Dream up possibilities.
When we were little, the world was our oyster. We approached life with a "hands on" attitude, throwing ourselves into everything wholeheartedly. If we continue to adopt that goal-oriented attitude as adults, we may have a better chance at boosting our happiness. A recent study conducted by researchers from Stanford University, the University of Houston and Harvard University found that having specific goals over abstract ones can help to increase our overall joy.
Additionally, those days of playing pretend and daydreaming about new situations weren't just usless kid activities -- they were making us more intelligent. NYU professor of psychology Scott Barry Kaufman theorizes that a little mind wandering can actually help us become more self-aware, resulting in realistic future planning and goal setting. Daydreaming also puts the brain in a highly engaged state and involves the same mind processes linked with imagination and creativity.
Eat when you're hungry, not when you're bored.
Most of us didn't sit with a full bag of chips in our laps when we were in the single digits; we ate for sustainability, not boredom (after all, we had serious Lego towns to build and homework to do). Consuming food when we're bored is one of the most common eating habits -- a practice that can contribute to binge eating and weight gain.
Now that you're an adult, don't you wish you could go back to the days where napping was just as much a part of your schedule as eating lunch? We may not think we have the time for them now, but our work will be much better if we prioritize a midday snooze. Just a 20-minute nap can increase your alertness, allowing you to focus more clearly on your tasks. Napping also improves learning and memory, boosts your creativity and even lightens your mood.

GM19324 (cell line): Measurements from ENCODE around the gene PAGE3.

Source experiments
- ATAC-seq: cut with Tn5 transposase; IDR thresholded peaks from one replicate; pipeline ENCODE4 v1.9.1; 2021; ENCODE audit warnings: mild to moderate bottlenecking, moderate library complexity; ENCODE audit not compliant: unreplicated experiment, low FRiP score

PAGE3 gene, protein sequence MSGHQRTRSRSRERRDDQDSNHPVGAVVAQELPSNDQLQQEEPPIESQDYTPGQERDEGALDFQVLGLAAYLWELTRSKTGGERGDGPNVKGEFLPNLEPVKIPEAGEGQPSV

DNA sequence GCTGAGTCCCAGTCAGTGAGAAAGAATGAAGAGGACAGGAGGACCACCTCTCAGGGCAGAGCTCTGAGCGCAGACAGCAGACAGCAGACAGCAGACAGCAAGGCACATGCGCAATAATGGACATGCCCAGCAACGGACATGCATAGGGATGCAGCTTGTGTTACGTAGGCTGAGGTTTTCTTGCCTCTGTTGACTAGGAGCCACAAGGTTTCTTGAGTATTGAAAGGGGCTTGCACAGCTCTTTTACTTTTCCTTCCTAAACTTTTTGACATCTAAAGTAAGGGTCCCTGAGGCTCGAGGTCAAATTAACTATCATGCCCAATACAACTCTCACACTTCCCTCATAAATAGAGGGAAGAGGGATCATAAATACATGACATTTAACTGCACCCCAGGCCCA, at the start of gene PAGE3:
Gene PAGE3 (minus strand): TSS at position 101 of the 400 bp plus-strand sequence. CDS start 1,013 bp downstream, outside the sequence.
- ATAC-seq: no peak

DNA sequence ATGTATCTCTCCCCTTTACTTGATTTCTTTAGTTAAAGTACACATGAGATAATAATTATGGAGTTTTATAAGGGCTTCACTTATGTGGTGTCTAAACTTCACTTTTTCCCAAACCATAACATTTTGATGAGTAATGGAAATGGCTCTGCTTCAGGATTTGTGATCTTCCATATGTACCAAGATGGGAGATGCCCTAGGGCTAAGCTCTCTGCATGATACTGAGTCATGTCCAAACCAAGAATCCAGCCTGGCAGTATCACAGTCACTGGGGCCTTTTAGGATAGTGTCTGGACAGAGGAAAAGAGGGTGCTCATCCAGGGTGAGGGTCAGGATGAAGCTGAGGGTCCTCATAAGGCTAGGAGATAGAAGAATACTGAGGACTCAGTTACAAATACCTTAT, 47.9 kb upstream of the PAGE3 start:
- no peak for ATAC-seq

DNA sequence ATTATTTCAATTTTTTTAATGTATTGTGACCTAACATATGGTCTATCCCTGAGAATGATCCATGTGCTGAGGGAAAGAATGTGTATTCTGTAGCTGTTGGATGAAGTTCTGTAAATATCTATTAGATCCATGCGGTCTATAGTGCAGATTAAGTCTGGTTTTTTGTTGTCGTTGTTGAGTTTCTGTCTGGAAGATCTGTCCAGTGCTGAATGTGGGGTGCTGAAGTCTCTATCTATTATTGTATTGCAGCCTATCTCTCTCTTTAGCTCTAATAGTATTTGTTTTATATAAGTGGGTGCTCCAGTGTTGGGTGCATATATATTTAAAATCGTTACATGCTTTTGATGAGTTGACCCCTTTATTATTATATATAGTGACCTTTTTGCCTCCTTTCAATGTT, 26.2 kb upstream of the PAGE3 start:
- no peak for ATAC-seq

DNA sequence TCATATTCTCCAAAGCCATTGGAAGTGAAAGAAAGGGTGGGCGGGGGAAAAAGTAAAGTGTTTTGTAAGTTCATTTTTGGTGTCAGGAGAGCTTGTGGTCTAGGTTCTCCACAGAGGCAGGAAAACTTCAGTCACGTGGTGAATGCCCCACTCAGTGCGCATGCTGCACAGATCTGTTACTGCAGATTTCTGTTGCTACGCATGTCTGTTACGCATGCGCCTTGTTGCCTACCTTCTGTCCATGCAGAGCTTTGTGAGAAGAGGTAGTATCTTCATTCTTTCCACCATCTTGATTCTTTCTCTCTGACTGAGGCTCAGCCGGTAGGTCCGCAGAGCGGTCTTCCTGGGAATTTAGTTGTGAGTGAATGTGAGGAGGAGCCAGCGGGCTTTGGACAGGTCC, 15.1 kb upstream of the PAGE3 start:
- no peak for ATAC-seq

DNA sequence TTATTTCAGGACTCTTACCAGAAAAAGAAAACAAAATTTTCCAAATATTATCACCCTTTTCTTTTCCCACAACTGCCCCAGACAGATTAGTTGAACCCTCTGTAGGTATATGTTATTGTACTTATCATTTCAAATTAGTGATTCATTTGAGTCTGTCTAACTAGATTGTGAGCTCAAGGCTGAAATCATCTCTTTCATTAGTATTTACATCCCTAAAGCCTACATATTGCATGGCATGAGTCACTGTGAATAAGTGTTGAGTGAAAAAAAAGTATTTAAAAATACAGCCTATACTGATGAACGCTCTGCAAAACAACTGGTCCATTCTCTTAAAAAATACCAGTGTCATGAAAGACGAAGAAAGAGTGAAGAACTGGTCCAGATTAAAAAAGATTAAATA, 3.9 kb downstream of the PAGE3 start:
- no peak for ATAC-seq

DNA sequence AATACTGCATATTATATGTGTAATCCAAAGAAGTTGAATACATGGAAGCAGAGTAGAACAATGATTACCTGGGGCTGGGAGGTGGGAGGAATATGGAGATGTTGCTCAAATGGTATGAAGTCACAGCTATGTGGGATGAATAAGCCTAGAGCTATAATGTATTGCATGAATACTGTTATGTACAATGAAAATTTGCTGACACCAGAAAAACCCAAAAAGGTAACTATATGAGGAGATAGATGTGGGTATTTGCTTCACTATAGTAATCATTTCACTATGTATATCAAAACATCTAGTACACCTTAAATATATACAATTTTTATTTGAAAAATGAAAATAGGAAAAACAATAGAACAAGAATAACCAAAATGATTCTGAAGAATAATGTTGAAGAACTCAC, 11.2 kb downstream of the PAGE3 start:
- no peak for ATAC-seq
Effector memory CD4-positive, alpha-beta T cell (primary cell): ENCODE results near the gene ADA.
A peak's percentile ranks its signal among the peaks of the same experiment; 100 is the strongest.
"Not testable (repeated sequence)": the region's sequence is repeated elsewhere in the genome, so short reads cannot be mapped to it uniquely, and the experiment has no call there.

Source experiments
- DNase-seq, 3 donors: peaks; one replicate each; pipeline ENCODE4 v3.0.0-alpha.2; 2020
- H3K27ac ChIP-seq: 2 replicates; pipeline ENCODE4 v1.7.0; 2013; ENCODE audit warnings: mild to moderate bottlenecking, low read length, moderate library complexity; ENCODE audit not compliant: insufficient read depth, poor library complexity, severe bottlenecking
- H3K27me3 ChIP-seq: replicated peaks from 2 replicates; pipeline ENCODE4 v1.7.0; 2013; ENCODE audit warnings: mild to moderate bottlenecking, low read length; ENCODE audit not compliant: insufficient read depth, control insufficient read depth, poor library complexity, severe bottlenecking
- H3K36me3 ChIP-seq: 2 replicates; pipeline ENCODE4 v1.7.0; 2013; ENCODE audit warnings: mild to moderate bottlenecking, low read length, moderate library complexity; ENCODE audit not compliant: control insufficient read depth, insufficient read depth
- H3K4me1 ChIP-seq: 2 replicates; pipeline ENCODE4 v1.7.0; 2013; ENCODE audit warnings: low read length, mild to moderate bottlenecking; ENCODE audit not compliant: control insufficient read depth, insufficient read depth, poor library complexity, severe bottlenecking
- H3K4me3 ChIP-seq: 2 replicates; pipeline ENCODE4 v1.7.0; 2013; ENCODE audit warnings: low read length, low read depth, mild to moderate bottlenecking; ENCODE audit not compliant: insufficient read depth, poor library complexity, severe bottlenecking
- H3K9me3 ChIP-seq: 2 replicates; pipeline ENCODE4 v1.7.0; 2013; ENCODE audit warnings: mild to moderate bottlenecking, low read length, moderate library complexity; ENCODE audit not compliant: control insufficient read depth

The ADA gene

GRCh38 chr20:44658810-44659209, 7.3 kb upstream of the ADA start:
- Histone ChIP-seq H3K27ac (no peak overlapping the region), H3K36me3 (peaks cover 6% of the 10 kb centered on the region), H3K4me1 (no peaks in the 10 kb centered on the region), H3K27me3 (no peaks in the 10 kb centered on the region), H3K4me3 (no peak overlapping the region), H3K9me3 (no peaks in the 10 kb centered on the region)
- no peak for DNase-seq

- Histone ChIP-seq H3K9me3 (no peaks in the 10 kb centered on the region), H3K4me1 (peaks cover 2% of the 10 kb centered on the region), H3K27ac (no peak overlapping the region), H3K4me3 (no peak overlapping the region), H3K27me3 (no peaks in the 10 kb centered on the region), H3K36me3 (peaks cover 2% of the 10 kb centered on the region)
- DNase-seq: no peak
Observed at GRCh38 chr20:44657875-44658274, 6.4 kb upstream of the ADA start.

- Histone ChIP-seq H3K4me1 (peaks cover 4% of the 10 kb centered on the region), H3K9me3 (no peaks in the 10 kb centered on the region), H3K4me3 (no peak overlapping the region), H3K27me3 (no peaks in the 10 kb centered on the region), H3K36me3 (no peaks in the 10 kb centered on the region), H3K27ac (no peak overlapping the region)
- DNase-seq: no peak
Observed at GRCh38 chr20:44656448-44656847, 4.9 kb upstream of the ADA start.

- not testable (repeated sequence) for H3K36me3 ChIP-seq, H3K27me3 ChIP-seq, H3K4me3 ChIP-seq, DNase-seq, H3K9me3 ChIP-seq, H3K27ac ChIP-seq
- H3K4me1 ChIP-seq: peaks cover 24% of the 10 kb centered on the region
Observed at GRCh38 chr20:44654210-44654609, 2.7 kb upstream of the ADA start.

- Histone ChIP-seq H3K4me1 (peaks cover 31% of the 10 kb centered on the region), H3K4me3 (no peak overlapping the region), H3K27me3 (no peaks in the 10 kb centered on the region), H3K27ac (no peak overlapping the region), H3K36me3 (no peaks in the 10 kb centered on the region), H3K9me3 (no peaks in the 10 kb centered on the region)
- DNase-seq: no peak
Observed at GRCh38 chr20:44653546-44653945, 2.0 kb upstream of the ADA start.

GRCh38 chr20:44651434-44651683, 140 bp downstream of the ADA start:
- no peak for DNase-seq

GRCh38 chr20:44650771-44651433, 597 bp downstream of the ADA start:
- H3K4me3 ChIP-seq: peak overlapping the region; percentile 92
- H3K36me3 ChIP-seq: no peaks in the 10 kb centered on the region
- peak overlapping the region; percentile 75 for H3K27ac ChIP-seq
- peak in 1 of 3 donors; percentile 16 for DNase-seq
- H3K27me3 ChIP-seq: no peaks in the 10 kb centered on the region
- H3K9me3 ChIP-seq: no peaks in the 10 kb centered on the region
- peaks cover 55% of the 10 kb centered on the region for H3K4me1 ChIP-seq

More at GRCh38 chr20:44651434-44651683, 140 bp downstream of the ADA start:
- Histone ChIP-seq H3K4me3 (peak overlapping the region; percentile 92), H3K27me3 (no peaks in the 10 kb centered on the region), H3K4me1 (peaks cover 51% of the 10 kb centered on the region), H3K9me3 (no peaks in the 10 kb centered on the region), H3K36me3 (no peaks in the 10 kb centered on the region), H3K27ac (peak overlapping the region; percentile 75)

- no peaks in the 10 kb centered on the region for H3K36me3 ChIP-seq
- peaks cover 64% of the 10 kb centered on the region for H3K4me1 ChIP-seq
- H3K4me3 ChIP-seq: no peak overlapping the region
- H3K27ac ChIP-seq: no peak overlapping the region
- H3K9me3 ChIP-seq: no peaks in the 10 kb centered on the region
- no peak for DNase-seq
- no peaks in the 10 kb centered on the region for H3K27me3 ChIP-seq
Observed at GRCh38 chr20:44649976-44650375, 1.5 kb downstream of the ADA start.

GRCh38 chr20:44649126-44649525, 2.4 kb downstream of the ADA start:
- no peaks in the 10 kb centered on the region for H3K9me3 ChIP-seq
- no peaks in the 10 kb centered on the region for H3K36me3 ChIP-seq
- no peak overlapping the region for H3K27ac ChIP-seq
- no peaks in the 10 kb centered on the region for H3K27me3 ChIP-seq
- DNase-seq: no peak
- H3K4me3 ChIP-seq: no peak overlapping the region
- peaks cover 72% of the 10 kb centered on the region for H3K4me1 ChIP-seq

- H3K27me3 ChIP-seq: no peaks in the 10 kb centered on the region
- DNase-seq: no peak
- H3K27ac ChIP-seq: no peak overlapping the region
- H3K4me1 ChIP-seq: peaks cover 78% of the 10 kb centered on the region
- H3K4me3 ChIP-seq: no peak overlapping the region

Put yourself in time out.
We may have hated them as kids, but time outs as adults are extremely beneficial. When you're feeling overloaded and stressed, it's best to take a step back (for your sanity's sake). Sitting for a few moments in silence can do wonders for your focus and creativity. Taking a "time out" from your hectic schedule to meditate can also open up a world of health and wellness perks, including the potential to lower your blood pressure, improve your immune system and even positively alter your brain.
Give (and accept) freely.
Now that we're older, this "no strings attached" mentality has become somewhat of a lost art. We're more apprehensive and most of us are quick to believe there's always some sort of a catch. As kids, we gave (and accepted) with little inhibition. "Sharing is caring" was a daily cliche -- and possessing that sort of outlook on the world can benefit how joyful we are overall. "Research has proven that compassion and giving are a short cut to happiness," HuffPost president, CEO and editor-in-chief Arianna Huffington explained at The Huffington Post's Thrive conference in April. "If you give people an opportunity to be generous, their happiness increases." Studies have shown that being altruistic makes us happier at work, promotes good mental health and even lowers our risk for early death.